Nelson Mandela never wanted America to respect the rule of racist South Africa. So why does he now want America to respect the "sovereignty" of Iraq?
In his interview with Newsweek earlier this week, he declared America a "threat to world peace," saying that the U.S. harbors an attitude dangerous to "the sovereignty of other countries."
"The United States has made serious mistakes in the conduct of its foreign affairs," he said, citing, among others, America's Cold War decision to "arm and finance the mujahedin" against the Soviets. America's plans for Iraq, he continued, are "clearly a decision that is motivated by George W. Bush's desire to please the arms and oil industries in the United States of America."
When the Newsweek reporter asked Mandela about Iraq's weapons of mass destruction, he quickly changed the subject. There is no "evidence" that Iraq possesses them, he said, adding, "But what we know is that Israel has weapons of mass destruction. Nobody talks about that. Why should there be one standard for one country, especially because it is black, and another one for another country, Israel, that is white."
The outrageous comments just kept flowing. In cheap-shot mode, he retailed the gossip that "many people" believe the U.S. and Great Britain do not "respect" the U.N. when its secretary generals are black, adding weakly, "This is not my view, but that is what is being said by many people."
He also noted cheaply that he had read an "article that said (Dick Cheney) is the real president of the United States of America. I don't know how true that is." But he is certain that Cheney and Rumsfeld are "misleading the president." The men around Bush are "dinosaurs, who do not want to belong to the modern age," he said, with one exception, Colin Powell: "The only man, the only person who wants to help Bush move to the modern era is Gen. Colin Powell, the secretary of State."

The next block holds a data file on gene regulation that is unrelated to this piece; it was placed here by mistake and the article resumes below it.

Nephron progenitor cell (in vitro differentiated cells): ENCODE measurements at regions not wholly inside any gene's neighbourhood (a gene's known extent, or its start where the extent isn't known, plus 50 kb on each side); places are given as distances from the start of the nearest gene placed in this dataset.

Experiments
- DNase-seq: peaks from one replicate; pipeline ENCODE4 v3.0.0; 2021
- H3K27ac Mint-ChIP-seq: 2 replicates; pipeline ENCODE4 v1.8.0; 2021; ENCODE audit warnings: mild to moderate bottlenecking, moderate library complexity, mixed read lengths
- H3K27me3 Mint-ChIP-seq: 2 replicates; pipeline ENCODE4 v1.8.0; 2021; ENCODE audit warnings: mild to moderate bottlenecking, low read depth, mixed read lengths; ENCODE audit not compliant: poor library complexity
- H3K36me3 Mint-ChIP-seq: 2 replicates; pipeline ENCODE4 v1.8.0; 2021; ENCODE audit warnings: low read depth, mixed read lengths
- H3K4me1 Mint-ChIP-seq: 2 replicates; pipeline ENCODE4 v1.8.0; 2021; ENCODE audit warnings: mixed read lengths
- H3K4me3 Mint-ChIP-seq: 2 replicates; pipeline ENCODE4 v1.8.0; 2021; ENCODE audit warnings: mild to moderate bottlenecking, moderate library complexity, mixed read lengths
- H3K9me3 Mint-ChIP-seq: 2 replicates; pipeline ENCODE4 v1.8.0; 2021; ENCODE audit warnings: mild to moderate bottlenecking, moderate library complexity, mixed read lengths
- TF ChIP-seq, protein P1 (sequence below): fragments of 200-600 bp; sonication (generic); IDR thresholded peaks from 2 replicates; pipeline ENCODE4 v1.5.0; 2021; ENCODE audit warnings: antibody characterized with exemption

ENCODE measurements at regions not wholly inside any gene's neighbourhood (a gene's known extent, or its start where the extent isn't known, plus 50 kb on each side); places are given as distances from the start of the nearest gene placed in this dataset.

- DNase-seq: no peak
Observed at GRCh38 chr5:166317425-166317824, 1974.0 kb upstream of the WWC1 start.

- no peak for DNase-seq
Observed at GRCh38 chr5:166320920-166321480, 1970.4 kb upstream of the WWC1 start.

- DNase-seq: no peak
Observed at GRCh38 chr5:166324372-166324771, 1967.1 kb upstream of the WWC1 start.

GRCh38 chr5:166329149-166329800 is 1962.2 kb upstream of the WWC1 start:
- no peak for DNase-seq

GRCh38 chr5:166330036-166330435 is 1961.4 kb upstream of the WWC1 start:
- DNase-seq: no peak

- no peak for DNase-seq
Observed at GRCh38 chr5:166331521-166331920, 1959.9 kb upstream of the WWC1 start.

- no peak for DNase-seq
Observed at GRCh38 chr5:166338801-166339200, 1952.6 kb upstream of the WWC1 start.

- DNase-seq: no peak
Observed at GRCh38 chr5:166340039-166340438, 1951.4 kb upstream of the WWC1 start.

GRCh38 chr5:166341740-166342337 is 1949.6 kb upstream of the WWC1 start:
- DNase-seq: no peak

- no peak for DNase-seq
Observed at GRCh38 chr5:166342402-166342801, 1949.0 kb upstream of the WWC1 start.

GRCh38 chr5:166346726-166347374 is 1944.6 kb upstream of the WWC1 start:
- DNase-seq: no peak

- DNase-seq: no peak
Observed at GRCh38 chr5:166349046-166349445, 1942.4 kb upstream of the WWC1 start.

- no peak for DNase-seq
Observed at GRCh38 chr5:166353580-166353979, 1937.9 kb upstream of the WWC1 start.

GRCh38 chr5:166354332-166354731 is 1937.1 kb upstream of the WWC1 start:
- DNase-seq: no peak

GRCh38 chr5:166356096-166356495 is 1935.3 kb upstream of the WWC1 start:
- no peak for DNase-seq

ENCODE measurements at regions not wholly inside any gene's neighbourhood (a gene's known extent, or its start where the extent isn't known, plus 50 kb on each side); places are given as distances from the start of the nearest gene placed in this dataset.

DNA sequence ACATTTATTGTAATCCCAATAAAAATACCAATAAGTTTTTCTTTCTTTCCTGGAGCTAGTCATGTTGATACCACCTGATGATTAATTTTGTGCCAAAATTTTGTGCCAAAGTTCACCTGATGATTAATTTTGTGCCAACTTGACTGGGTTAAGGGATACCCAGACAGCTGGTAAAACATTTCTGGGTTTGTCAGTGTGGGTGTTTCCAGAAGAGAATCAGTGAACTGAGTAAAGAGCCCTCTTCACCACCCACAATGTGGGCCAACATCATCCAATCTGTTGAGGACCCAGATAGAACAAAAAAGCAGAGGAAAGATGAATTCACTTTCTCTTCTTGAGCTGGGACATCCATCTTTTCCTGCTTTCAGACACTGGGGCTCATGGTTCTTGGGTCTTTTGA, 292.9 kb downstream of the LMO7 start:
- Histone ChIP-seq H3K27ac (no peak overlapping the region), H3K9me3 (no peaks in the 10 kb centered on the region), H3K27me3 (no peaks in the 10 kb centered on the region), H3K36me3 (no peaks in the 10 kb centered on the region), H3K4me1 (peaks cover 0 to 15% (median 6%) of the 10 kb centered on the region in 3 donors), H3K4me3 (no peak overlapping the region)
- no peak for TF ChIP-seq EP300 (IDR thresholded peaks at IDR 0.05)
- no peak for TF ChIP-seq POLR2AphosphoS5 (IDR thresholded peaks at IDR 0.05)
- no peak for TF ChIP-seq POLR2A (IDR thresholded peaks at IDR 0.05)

Mandela's anti-Americanism and moral-equivalence babble should appall but not surprise. This, after all, is the left-wing theoretician who once penned a pamphlet called "How To Be A Good Communist," in which he praised the "genius" of Marx, Lenin and Stalin.
"The cause of Communism is the greatest and most arduous cause in the history of mankind," he wrote. "On Page One of this section we found out that our aim is to change the present world into a Communist world where there will be no exploiters and exploited, no oppressor and oppressed, no rich and poor. We also make the point that the victory of Socialism in the U.S.S.R., in China and other States in Asia and Eastern Europe proves that a Communist world is capable of attainment."
"But in spite of this victorious advance," he continued, "the Communist movement still faces powerful enemies which must be crushed and wiped out from the face of the earth before a Communist world can be realised. Without a hard and bitter and long struggle against capitalism and exploitation, there can be no Communist world. The cause of Communism is the greatest cause in the history of mankind, because it seeks to remove from society all forms of oppression and exploitation to liberate mankind, and to ensure peace and prosperity to all."
Mandela was confused then and he is confused now. He worries about "the archconservative" Dick Cheney, even as he defends the "sovereignty" of Saddam Hussein.
Newsweek, which gratuitously crowned Mandela perhaps the "world's most respected statesman," asked him if he wanted to mediate the conflict between Iraq and the U.S. He didn't think he would be considered a "suitable mediator." Is it any wonder why?